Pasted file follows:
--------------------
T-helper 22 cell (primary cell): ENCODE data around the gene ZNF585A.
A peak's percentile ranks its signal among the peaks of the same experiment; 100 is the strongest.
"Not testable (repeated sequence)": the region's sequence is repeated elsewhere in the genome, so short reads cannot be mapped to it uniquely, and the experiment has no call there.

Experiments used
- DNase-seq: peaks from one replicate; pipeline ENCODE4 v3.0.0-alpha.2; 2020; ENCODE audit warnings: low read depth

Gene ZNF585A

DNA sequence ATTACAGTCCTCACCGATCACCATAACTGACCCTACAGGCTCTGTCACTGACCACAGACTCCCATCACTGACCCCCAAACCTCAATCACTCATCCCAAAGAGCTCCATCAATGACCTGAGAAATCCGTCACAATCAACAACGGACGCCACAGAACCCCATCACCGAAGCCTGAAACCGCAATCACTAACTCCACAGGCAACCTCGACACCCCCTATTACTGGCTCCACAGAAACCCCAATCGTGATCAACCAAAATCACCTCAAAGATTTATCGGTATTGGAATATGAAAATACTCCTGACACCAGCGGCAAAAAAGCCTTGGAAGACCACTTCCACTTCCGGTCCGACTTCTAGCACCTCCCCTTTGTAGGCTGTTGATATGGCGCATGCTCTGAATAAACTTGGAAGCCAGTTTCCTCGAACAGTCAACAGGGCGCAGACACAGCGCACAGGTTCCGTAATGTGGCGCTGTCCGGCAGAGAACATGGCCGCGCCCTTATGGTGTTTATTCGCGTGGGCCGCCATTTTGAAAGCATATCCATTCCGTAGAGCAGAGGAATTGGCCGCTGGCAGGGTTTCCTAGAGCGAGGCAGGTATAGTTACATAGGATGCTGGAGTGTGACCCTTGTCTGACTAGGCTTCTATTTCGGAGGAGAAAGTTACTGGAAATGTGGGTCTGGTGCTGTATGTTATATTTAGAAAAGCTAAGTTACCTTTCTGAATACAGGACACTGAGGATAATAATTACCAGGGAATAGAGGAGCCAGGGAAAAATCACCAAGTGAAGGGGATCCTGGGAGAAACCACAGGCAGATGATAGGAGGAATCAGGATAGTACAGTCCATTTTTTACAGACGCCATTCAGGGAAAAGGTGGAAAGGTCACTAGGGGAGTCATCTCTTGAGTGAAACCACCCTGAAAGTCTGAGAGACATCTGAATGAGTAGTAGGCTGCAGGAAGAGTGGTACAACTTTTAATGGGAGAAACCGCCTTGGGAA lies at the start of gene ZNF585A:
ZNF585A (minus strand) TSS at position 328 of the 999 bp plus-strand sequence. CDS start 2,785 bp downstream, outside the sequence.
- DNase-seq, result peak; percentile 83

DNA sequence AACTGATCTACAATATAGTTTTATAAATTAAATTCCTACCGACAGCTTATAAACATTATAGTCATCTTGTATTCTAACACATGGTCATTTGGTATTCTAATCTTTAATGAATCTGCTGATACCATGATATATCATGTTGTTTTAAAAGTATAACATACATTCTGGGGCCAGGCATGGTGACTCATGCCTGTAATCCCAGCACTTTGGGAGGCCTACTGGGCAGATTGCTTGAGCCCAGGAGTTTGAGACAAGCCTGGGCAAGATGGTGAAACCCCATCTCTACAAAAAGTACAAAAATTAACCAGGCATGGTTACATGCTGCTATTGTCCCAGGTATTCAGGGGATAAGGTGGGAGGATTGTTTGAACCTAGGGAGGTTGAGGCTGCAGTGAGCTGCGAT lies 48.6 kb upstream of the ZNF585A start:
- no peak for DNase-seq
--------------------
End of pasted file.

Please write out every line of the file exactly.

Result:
T-helper 22 cell (primary cell): ENCODE data around the gene ZNF585A.
A peak's percentile ranks its signal among the peaks of the same experiment; 100 is the strongest.
"Not testable (repeated sequence)": the region's sequence is repeated elsewhere in the genome, so short reads cannot be mapped to it uniquely, and the experiment has no call there.

Experiments used
- DNase-seq: peaks from one replicate; pipeline ENCODE4 v3.0.0-alpha.2; 2020; ENCODE audit warnings: low read depth

Gene ZNF585A

DNA sequence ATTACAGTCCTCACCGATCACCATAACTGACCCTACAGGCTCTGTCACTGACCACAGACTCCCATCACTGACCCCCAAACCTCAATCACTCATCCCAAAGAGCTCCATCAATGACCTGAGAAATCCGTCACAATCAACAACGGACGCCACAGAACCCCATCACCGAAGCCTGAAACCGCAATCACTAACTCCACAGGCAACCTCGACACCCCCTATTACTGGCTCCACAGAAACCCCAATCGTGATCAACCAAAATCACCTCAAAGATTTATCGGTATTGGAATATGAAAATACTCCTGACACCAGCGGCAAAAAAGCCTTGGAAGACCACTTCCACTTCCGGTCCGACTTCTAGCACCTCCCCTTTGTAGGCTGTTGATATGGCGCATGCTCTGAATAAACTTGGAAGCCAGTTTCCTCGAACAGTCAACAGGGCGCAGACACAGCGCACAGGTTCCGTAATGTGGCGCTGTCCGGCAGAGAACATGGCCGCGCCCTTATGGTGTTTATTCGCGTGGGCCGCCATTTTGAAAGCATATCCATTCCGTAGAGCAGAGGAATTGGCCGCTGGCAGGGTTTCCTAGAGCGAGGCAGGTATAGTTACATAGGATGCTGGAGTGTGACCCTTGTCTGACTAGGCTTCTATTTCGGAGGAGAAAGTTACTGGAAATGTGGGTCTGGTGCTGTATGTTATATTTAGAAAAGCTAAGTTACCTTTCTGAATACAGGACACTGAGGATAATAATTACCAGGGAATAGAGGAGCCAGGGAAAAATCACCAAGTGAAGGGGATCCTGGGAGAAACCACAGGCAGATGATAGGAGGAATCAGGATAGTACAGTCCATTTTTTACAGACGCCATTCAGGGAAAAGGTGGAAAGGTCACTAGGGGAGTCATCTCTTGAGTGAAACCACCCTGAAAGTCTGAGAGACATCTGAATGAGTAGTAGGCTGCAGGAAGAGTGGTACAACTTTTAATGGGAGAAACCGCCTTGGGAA lies at the start of gene ZNF585A:
ZNF585A (minus strand) TSS at position 328 of the 999 bp plus-strand sequence. CDS start 2,785 bp downstream, outside the sequence.
- DNase-seq, result peak; percentile 83

DNA sequence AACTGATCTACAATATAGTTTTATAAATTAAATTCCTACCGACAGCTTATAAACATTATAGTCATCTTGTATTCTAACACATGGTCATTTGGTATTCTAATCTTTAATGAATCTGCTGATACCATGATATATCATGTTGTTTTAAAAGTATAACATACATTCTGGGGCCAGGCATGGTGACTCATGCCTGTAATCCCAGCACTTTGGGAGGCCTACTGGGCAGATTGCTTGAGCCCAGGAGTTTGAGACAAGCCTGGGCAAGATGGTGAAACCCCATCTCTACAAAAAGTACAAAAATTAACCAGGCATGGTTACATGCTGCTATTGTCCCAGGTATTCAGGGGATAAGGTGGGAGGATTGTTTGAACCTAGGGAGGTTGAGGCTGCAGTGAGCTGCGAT lies 48.6 kb upstream of the ZNF585A start:
- no peak for DNase-seq